1 https://www.rheumatology.org/about/arthritismonth.asp

2 http://www.cdc.gov/arthritis/data_statistics/arthritis_related_stats.htm


Patients as Partners: The Perceived Medical Condition Self-Management Scale questionnaire results

Posted April 18th, 2014 by

Back at the beginning of April, we launched a new blog series called Patients as Partners that highlights the results and feedback PatientsLikeMe members give to questionnaires on our Open Research Exchange (ORE) platform. This time around, we’re sharing the results of the Perceived Medical Condition Self-Management Scale (PMCSMS), a health measure that looks at how confident people are in managing their own conditions. More than 1,500 members from 9 different condition communities on PatientsLikeMe took part. They worked with our research partner Ken Wallston from Vanderbilt University to make the tool the best it can be. (Thank you to everyone that participated! This is your data doing good.) Check out the PMCSMS results and keep your eyes peeled for more ORE questionnaire results as we continue the series on the blog.

What’s ORE all about again? PatientsLikeMe’s ORE platform gives patients the chance to not only check an answer box, but also share their feedback on each question in a researcher’s health measure. They can tell our research partners what makes sense, what doesn’t, and how relevant the overall tool is to their condition. It’s all about collaborating with patients as partners to create the most effective tools for measuring disease.


First-Ever Rheumatoid Awareness Day

Posted February 2nd, 2013 by

In an ongoing effort to raise awareness, the Rheumatoid Patient Foundation (RPF) has now established February 2nd as Rheumatoid Awareness Day. This is the first time ever that a day has been designated for rheumatoid disease and it will give a voice to the millions who are living with this condition.

rheumatoid-awareness-day

Rheumatoid disease (also known as rheumatoid arthritis) affects nearly 2 million people in the U.S. and one percent of people worldwide. It’s a progressive inflammatory disease causing joint and organ damage that can lead to severe pain and joint disabilities. Studies have also shown that rheumatoid disease has an impact on the heart causing higher incidence of stroke for patients.

Want to get involved? The RPF is hosting several social media events and is asking everyone to share educational materials via social sites and blogs to raise awareness.

You can also connect with other rheumatoid arthritis (RA) patients just like you on PatientsLikeMe. Nearly 5,000 RA patients are tracking their health and learning from each other’s shared experiences every day. Add your voice to this growing community.


Mayo Clinic. 2011. Mayo Clinic Determines Lifetime Risk of Adult Rheumatoid Arthritis. http://www.mayoclinic.org/news2011-rst/6137.html?rss-feedid=1

Jesper, L et al. British Medical Journal. Risk of atrial fibrillation and stroke in rheumatoid arthritis: Danish nationwide cohort study. http://www.bmj.com/content/344/bmj.e1257


Spirited Support at the Jingle Bell Run/Walk for Arthritis

Posted December 24th, 2012 by

We’ve sponsored hundreds of fundraising teams through our PatientsLikeMeInMotion program, but we’re pretty sure this team wins the blue ribbon for most festive.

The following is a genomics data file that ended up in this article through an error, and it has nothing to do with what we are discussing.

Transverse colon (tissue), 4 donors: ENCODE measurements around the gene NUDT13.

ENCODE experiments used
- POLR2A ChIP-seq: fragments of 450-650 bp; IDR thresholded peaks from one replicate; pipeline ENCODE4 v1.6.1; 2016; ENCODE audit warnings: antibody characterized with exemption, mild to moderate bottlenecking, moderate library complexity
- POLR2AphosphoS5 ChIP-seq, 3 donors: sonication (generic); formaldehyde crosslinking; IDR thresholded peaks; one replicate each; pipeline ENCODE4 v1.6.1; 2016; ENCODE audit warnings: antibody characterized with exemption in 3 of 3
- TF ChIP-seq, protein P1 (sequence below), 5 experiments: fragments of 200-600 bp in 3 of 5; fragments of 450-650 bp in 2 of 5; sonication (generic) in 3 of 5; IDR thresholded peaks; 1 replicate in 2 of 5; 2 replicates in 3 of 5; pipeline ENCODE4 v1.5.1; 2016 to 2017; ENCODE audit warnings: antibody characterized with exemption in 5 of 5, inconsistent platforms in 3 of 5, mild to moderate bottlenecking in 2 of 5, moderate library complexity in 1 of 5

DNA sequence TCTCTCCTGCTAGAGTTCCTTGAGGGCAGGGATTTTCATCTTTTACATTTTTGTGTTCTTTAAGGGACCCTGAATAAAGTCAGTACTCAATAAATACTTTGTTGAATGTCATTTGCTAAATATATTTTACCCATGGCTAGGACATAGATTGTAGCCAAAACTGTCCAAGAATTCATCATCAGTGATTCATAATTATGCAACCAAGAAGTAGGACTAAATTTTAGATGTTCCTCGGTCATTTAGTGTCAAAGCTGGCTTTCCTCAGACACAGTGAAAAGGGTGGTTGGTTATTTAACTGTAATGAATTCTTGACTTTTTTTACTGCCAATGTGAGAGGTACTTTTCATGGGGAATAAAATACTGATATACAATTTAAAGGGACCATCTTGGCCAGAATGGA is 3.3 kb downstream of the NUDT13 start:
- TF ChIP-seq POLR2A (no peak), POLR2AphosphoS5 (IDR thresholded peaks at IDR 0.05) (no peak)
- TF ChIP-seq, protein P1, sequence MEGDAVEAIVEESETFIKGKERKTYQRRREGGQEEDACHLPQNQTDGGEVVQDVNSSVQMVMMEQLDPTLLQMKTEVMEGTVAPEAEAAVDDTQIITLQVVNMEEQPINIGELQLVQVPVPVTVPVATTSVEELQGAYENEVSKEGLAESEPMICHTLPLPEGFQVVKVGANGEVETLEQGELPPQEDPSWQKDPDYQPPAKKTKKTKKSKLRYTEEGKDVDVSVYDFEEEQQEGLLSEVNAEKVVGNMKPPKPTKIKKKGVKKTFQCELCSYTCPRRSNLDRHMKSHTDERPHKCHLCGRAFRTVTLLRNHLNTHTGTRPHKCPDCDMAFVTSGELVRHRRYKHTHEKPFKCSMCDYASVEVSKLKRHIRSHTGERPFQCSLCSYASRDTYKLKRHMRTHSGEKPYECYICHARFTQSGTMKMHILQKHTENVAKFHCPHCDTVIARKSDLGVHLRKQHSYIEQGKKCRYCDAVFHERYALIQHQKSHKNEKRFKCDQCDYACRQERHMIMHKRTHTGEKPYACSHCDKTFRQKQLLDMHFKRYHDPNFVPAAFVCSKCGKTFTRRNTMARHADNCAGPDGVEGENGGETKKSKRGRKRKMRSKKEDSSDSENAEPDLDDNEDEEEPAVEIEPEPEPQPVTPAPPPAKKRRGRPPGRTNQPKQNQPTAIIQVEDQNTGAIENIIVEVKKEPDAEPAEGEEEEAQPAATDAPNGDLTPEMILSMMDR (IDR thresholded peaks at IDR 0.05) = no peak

Yes, This Is the First Time We've Seen a PatientsLikeMe T-shirt Worn with a Red and Green Tutu

Please meet PatientsLikeMe member Kennqueen’s very colorful team, who donned their best tutus and striped socks for the Jingle Bell Run/Walk for Arthritis in Richland, Washington, on November 17, 2012.  Kennqueen has been living with rheumatoid arthritis (RA) for more than a decade, and her supportive family and friends came out to raise spirits and jingle in her honor while raising money for the Arthritis Foundation.

Festive from All Sides!

This particular Jingle Bell Run/Walk in Richland, Washington, part of the Tri-Cities area, raised more than $20,000 for arthritis research, while all Jingle Bell events across the country have raised more than seven million dollars to date!  How’s that for some holiday cheer?

Life Is Better with Teammates!

Inspired to get into the fundraising spirit in 2013?  Learn how the PatientsLikeMeInMotion program can help with t-shirts and a monetary donation for your team.

Until then, Happy Holidays from PatientsLikeMe!


Get Moving for Arthritis Awareness Month

Posted May 3rd, 2012 by

Did you know that arthritis is the most common cause of disability in the US?  Or that this disease – which affects some 50 million Americans – has more than 100 different types?

Why Is Movement Important?  Obesity Prevalence Is 54% Higher in Adults with Arthritis.

May is Arthritis Awareness Month, a nationwide event sponsored by the Arthritis Foundation (AF) to raise awareness and funds.  All across the country, Arthritis Walks will be held this month as part of the Let’s Move Together campaign, which encourages people everywhere to get moving to prevent or treat arthritis.  That’s because walking is an easy, effective way to keep your joints mobile, lose weight and boost overall health.

Another way you can get involved is by honoring a loved one who is living with (or lived with) arthritis through Hope Through Heroes.  Celebrate your father, mother or another important person in your life by sharing their inspirational story.  Then email your tribute or memorial page to other friends and family, who can post their own testimonials and/or make donation in that person’s name.

Given that arthritis strikes 1 in 5 adults, you likely know someone with the condition.  But you may not know how extensive it is.  A common myth is that arthritis only occurs in old age.  Yet two-thirds of those with arthritis are under the age of 65, and 300,000 of them are children with juvenile arthritis (JA).  (JA itself has several subtypes, including polyarticular onset JA and systemic onset JA.)

Some of the Commonly Reported Symptoms in the PatientsLikeMe Osteoarthritis (OA) Community

At PatientsLikeMe, our rheumatoid arthritis (RA) and osteoarthritis (OA) communities confirm that these two common forms of arthritis can affect people of all ages.  For our 2,737 patients with RA, the most common age bracket is age 40-49.  And amongst our 1,900 patients with OA, the 50-59 age bracket is the largest.  Another key takeaway is that women are disproportionately affected (92% women vs. 8% men for our RA community, and 90% women vs. 10% men for our OA community).

Have you been diagnosed with a form of arthritis?  Got questions for others like you?  Chat with the 19,000+ members of our Muscles, Bones & Joints Room today.